In Windows 2000, XP the three key boot manager loading files are:
ntldr, Ntdetect.com, and boot.ini
are in the root of active, system primary partition.
In Vista, Windows 7 the booting functionality (above 3 files if you like) have been replaced by:
bootmgr, BCD, and winload.exe
Only bootmgr and BCD
stay in the root of the system partition. Winload.exe resides in windows/system32 folder of the boot partition. These can be separate partitions and by default MS/Windows places bootmgr and BCD in a separate 100MB partition (System reserved, active, primary). Winload.exe is in a separate Boot, OS partition. They can coexist in the one partition and many people appear passionate about making this happen (read the forum threads).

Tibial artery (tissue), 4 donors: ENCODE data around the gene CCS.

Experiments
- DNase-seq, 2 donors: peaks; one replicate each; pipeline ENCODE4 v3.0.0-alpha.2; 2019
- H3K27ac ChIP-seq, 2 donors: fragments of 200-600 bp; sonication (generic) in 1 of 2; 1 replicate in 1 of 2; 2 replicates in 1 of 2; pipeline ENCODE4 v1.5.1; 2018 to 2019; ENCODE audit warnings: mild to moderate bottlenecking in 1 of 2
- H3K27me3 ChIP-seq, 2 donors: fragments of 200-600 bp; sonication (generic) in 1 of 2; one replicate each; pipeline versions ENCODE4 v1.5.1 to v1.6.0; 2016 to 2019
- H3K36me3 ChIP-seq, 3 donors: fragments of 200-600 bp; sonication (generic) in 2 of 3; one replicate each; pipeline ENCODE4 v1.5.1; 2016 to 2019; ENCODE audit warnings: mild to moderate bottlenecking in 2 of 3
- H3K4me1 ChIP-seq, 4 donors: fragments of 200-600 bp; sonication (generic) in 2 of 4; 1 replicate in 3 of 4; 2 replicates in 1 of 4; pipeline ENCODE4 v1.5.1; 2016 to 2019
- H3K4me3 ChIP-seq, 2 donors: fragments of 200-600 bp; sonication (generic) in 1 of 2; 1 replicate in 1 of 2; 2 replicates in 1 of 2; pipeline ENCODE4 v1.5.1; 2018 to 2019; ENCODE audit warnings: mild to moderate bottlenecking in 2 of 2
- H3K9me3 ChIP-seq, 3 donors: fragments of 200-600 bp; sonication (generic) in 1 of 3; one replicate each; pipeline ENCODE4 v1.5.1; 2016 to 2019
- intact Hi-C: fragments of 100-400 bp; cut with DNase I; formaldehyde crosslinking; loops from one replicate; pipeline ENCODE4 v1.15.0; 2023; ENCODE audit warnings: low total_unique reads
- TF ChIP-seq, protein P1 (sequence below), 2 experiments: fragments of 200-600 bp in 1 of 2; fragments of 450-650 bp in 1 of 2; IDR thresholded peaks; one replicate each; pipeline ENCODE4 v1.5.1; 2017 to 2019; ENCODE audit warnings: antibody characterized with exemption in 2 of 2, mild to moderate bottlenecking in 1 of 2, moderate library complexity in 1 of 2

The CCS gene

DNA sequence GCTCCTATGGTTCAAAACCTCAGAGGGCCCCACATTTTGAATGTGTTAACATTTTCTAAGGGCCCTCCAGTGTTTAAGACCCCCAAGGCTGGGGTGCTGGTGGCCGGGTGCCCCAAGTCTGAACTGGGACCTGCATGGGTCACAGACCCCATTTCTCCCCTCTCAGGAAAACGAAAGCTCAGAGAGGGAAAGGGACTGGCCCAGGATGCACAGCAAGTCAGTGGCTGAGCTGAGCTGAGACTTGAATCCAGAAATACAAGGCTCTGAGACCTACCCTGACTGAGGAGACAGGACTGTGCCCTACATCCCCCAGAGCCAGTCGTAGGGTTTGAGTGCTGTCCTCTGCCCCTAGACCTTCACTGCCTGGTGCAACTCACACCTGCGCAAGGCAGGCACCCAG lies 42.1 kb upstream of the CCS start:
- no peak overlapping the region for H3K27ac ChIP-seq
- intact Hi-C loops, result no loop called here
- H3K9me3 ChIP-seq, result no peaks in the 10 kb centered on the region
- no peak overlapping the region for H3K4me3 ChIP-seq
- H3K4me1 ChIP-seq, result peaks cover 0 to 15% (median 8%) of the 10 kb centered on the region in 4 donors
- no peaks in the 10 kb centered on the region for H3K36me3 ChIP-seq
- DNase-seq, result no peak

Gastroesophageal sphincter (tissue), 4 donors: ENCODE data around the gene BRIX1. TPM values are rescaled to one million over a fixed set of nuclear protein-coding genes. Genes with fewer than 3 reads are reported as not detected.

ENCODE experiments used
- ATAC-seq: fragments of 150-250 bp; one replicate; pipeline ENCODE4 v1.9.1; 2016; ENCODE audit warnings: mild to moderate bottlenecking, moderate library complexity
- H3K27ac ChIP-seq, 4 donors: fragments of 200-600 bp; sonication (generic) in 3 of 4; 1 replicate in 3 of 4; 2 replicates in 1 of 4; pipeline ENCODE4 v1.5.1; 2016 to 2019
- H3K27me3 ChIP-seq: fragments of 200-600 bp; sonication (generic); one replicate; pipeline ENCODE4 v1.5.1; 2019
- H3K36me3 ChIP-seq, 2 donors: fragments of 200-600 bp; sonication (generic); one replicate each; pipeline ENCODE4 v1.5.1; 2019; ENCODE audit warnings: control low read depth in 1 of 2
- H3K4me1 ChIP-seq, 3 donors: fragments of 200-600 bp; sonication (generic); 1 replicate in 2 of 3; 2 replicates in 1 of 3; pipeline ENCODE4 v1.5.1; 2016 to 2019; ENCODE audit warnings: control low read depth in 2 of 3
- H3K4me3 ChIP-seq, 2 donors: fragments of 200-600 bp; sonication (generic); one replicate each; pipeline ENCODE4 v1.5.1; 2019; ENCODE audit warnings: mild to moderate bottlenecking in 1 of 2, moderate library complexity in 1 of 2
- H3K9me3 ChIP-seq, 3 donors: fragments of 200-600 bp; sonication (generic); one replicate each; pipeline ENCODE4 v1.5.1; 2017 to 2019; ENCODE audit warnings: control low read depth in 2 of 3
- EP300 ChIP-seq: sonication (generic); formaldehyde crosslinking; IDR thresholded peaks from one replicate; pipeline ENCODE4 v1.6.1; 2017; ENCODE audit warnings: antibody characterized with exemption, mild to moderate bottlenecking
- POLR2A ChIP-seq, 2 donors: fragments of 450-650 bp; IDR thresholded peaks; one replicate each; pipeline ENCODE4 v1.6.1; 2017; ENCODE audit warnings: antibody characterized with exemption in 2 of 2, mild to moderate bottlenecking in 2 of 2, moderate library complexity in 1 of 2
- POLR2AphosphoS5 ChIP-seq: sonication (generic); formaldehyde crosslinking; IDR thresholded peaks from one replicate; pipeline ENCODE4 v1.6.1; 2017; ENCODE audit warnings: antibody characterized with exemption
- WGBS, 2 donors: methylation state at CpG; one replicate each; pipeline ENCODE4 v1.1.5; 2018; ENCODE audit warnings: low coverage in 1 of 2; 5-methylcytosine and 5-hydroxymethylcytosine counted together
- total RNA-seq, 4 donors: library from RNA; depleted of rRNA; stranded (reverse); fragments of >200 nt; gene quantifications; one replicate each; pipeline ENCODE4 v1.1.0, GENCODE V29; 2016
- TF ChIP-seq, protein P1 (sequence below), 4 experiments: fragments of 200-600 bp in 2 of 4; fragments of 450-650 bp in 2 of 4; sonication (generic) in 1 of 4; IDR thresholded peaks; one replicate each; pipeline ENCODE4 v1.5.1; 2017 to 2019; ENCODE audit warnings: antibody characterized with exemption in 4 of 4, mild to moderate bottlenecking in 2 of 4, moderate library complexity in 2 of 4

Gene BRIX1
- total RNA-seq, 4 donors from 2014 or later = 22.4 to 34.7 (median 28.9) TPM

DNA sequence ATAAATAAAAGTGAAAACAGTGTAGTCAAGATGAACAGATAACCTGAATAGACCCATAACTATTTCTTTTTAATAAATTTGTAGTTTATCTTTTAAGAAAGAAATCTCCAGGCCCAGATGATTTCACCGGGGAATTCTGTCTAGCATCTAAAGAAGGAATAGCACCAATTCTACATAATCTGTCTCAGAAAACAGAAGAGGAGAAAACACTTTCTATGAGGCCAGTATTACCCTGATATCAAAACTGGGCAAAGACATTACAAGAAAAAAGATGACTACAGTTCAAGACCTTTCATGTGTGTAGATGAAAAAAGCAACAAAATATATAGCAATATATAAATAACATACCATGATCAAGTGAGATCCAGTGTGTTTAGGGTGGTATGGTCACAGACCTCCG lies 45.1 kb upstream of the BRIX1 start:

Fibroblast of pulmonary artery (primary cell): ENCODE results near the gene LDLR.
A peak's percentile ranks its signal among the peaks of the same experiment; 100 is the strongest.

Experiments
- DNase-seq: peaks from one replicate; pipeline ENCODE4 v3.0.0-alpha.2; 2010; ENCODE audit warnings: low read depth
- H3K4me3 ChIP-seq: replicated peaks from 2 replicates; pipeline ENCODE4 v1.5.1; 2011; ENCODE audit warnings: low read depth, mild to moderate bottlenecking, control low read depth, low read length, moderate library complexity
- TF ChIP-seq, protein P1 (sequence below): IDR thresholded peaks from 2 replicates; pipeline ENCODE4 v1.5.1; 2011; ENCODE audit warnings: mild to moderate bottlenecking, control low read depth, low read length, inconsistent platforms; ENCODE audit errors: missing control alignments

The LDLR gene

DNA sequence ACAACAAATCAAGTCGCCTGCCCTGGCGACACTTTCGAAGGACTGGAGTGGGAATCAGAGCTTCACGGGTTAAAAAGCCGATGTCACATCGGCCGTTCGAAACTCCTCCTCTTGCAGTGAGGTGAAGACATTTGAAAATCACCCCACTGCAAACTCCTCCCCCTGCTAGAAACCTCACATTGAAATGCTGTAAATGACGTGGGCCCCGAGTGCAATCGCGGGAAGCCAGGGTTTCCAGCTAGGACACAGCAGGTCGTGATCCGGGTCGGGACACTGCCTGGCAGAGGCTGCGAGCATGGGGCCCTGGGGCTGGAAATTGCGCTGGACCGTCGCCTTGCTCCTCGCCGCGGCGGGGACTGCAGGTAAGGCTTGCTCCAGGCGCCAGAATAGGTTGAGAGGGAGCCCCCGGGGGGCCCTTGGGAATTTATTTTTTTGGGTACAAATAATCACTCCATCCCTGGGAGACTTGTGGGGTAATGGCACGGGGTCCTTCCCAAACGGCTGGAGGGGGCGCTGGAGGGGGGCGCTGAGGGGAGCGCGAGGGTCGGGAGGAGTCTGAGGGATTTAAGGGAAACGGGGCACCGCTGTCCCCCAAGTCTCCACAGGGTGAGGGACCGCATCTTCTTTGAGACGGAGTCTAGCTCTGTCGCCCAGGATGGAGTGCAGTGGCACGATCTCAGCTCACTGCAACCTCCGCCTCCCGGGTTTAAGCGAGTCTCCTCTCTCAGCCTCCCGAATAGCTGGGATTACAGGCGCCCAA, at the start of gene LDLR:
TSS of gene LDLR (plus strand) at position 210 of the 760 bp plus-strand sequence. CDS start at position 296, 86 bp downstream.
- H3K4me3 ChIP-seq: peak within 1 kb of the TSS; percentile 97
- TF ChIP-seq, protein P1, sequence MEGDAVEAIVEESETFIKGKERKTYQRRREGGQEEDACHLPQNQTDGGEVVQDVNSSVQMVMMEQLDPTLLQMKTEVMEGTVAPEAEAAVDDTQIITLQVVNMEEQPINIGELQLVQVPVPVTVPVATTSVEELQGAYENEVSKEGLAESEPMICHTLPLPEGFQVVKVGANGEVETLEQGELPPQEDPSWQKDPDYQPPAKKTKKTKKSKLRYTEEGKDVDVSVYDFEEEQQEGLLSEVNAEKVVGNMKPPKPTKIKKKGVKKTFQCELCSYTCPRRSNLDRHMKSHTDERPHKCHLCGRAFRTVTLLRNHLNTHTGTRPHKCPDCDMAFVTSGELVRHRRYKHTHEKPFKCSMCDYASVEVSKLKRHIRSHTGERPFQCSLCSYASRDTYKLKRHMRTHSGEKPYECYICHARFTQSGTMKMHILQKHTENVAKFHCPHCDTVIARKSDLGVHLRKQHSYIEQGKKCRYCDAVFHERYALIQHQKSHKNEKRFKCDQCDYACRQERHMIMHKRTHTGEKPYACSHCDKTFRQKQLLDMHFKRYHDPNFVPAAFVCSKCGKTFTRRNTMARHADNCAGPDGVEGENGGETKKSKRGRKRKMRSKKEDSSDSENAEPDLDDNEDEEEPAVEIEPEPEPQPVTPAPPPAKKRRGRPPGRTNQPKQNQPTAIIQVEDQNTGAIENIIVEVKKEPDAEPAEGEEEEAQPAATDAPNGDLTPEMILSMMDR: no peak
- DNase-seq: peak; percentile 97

For Bios booting, the role of the MBR (Master Boot Record) on the first physical 512 bytes of booting device (typically HDD) remains the same.
Boot.ini can be edited with a text editor. BCD requires bcdedit.exe or via 3rd party programs like EasyBCD.
The move by MS in booting architecture has positives and some negatives (which can be overcome). It is thought to be consistent with a more widespread move to a UEFI (Unified Extensible Firmware Interface) architecture. The MBR is part of a 25 year old architecture and a change is probably overdue.
Read some more here.